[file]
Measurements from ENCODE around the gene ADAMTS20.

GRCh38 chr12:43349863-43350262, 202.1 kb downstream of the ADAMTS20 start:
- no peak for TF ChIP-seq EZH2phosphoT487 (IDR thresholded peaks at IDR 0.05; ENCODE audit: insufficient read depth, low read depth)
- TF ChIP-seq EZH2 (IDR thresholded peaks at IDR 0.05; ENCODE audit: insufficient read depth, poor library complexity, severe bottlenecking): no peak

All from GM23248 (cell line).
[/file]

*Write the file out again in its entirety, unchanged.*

Measurements from ENCODE around the gene ADAMTS20.

GRCh38 chr12:43349863-43350262, 202.1 kb downstream of the ADAMTS20 start:
- no peak for TF ChIP-seq EZH2phosphoT487 (IDR thresholded peaks at IDR 0.05; ENCODE audit: insufficient read depth, low read depth)
- TF ChIP-seq EZH2 (IDR thresholded peaks at IDR 0.05; ENCODE audit: insufficient read depth, poor library complexity, severe bottlenecking): no peak

All from GM23248 (cell line).